Soulblight is a dark fantasy/sci-fi/steampunk hybrid rogue-lite game viewed from a top-down perspective. With permadeth, crisply drawn graphics, and unique skill and combat systems, Soulblight's demo reveals a lot of what we can look forward to when the game drops in the near future.
While the demo of Soulblight is relatively sparse on lore, sheets that can be found and decoded in a later town hub, as well as the art direction, are strong atmospheric cues that give players enough of a world to enjoy. There were also some incomplete "observation" cues in the randomly generated sections that suggest players may get some additional pieces of lore by sniffing around each area thoroughly.
Soulblight is best played with a controller, and while the keyboard prompts and control option is present and sensible enough, there's no question that it was a bit harder to survive when using KB/M versus a gamepad. We ended up sticking with a good ol' XBox 360 controller, and the prompts and controls worked like a charm.
Like many rogue-lites these days, the gameplay is relatively simple on the surface, but statistics and strategy based on your character's skills (called "Taints") and equipment is paramount to survival. Like Gauntlet, you'll need to keep a stock of food on hand to keep from losing health, and you'll want to be careful not to alert too many enemies to your presence until you can handle them. Unlike Gauntlet, the combat is slow and deliberate, and enemy swarms are much smaller, though no-less dangerous. Combat consists of an attack button and a block button, and learning the different speeds of each based on your equipment is crucial to success. So is learning to watch the green ring around your character that is your stamina gauge, as trying to block, flee, or attack without enough juice will leave your character standing and open to attack.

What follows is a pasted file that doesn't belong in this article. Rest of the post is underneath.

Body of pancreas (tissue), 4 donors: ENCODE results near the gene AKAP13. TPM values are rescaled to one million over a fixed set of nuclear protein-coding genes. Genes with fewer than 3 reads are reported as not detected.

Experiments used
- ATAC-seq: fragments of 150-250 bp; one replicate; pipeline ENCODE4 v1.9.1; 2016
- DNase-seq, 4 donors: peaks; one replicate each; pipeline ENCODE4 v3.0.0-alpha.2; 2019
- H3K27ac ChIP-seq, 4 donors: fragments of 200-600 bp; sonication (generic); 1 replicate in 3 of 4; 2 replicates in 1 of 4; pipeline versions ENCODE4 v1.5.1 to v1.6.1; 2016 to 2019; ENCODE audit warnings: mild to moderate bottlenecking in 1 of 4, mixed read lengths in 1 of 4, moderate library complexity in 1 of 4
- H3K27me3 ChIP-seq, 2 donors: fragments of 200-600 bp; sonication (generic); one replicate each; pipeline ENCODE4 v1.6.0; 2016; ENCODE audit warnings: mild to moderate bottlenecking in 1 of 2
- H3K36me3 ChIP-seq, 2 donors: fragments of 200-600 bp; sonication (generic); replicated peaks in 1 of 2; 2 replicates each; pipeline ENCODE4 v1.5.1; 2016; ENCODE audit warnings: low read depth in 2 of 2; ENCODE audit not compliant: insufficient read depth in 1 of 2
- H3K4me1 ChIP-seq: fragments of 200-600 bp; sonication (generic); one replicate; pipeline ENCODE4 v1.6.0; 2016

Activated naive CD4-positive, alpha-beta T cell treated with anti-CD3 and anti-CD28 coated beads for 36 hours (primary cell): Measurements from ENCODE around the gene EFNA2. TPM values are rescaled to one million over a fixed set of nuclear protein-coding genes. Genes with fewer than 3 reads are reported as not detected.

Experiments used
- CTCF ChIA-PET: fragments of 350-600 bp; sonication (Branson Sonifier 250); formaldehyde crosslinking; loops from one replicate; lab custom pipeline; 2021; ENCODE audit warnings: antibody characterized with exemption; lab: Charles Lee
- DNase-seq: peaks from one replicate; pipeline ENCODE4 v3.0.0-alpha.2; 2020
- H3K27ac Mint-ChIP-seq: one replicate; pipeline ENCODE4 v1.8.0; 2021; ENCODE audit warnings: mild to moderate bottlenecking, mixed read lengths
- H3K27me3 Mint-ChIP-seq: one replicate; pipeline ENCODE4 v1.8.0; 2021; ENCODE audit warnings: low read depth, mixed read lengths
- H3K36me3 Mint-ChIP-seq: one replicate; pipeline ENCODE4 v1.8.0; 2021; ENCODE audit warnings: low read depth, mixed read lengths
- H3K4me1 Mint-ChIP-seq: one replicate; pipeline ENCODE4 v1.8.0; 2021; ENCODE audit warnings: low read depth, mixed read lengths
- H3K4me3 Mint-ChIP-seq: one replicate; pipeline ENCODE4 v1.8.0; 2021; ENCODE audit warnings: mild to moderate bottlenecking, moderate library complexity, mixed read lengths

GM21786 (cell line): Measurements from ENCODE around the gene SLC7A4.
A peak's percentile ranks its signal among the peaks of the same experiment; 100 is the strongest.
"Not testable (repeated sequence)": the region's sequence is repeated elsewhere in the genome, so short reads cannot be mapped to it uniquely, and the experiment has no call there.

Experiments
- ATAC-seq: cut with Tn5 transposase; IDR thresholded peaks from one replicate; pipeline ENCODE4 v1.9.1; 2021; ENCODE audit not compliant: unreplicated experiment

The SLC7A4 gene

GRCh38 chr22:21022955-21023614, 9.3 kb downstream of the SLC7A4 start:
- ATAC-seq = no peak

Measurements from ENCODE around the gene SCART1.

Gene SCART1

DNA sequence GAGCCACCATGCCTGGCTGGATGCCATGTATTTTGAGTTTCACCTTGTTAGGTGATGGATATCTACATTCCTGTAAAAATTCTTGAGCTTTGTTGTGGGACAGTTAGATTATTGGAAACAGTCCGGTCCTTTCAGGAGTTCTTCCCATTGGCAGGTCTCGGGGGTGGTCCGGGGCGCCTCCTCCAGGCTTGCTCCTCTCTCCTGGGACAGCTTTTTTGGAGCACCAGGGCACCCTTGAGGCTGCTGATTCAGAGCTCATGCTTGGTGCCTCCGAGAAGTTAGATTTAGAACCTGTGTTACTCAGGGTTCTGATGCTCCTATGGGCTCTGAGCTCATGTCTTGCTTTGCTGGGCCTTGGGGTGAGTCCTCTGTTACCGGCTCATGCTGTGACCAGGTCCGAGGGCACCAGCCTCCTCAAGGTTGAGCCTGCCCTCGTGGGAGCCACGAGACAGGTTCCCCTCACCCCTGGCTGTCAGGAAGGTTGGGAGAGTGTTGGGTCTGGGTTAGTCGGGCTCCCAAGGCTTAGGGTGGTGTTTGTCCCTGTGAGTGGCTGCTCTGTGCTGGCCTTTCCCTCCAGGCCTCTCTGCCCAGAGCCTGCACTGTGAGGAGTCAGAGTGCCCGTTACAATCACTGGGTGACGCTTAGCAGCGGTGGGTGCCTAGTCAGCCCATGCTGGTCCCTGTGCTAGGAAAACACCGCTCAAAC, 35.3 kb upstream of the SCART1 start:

There's also a unique "grip" mechanic that allows you or enemies to latch onto opponents, and not release them until they're dead or knock you back. The grip mechanic is tricky, and we found it useful against weaker enemies, and a poor decision against those much stronger than you. Likewise, enemies can try to grip you, making it harder for you to run away, or attack other enemies.
The Taint system is what Soulblight's skills are built around, and each path of randomly generated areas grants you a Taint such as "Cowardice," which grants perks and hazards (in this case, bonuses for stealth kills, and debuffs for engaging in direct combat). These can presumably stack as you clear new paths, making the ultimate boss fights a little easier (depending on the traits you've garnered.) You'll also get status effects by taking various actions in game, such as suffering guilt when killing small critters for food.
In addition to the Taint system, there are grave wounds, of which you can suffer from four before expiring. These can have various effects like bleeding away life or gaining infections, and need special items to remedy (such as thread to suture wounds, or gauze to stop bleeding.) Your life and armor, like you stamina, appear as different colored bars around you character, and functions the same for enemies. Getting items to heal wounds and life, as well as money and new equipment, can be done by searching chests, strange objects, or using the transmogrification ovens (which look like tiny sun icons.) Putting "reality altering" items, as well as some food stuffs, into these devices can result in new items being forged. These forgings can also fail, however, so you'll never be sure of what you'll get. There are also small electronic store fronts to purchase items for money, and it's important to stock up before heading into the next randomly generated section.